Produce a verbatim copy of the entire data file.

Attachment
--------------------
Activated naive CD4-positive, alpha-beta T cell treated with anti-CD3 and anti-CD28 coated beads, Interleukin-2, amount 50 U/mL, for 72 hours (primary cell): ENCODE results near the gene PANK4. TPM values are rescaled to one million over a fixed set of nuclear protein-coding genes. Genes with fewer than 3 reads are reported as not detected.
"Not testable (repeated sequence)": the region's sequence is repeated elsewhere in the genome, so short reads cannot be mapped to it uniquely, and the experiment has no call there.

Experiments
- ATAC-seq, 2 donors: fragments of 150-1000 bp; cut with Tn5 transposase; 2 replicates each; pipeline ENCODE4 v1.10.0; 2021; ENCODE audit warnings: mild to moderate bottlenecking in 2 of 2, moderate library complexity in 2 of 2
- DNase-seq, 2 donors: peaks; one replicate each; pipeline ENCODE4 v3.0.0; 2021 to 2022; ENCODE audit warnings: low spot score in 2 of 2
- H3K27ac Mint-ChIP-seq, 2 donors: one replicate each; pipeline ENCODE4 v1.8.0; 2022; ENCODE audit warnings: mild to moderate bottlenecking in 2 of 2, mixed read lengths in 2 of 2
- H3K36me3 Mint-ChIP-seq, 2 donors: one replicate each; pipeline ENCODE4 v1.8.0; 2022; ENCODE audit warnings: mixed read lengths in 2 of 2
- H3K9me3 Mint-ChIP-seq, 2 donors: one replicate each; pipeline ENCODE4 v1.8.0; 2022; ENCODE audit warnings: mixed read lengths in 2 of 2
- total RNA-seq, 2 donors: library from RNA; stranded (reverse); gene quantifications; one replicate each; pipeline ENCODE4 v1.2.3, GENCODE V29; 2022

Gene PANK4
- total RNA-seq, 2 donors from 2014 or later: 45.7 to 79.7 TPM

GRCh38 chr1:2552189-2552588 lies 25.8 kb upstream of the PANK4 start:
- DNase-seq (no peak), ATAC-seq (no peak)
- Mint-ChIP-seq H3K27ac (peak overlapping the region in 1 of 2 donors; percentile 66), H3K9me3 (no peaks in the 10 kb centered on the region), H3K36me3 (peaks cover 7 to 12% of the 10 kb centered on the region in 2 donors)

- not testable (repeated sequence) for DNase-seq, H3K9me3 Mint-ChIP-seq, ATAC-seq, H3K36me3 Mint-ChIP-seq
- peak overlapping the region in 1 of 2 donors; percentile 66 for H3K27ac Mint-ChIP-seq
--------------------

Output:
Activated naive CD4-positive, alpha-beta T cell treated with anti-CD3 and anti-CD28 coated beads, Interleukin-2, amount 50 U/mL, for 72 hours (primary cell): ENCODE results near the gene PANK4. TPM values are rescaled to one million over a fixed set of nuclear protein-coding genes. Genes with fewer than 3 reads are reported as not detected.
"Not testable (repeated sequence)": the region's sequence is repeated elsewhere in the genome, so short reads cannot be mapped to it uniquely, and the experiment has no call there.

Experiments
- ATAC-seq, 2 donors: fragments of 150-1000 bp; cut with Tn5 transposase; 2 replicates each; pipeline ENCODE4 v1.10.0; 2021; ENCODE audit warnings: mild to moderate bottlenecking in 2 of 2, moderate library complexity in 2 of 2
- DNase-seq, 2 donors: peaks; one replicate each; pipeline ENCODE4 v3.0.0; 2021 to 2022; ENCODE audit warnings: low spot score in 2 of 2
- H3K27ac Mint-ChIP-seq, 2 donors: one replicate each; pipeline ENCODE4 v1.8.0; 2022; ENCODE audit warnings: mild to moderate bottlenecking in 2 of 2, mixed read lengths in 2 of 2
- H3K36me3 Mint-ChIP-seq, 2 donors: one replicate each; pipeline ENCODE4 v1.8.0; 2022; ENCODE audit warnings: mixed read lengths in 2 of 2
- H3K9me3 Mint-ChIP-seq, 2 donors: one replicate each; pipeline ENCODE4 v1.8.0; 2022; ENCODE audit warnings: mixed read lengths in 2 of 2
- total RNA-seq, 2 donors: library from RNA; stranded (reverse); gene quantifications; one replicate each; pipeline ENCODE4 v1.2.3, GENCODE V29; 2022

Gene PANK4
- total RNA-seq, 2 donors from 2014 or later: 45.7 to 79.7 TPM

GRCh38 chr1:2552189-2552588 lies 25.8 kb upstream of the PANK4 start:
- DNase-seq (no peak), ATAC-seq (no peak)
- Mint-ChIP-seq H3K27ac (peak overlapping the region in 1 of 2 donors; percentile 66), H3K9me3 (no peaks in the 10 kb centered on the region), H3K36me3 (peaks cover 7 to 12% of the 10 kb centered on the region in 2 donors)

- not testable (repeated sequence) for DNase-seq, H3K9me3 Mint-ChIP-seq, ATAC-seq, H3K36me3 Mint-ChIP-seq
- peak overlapping the region in 1 of 2 donors; percentile 66 for H3K27ac Mint-ChIP-seq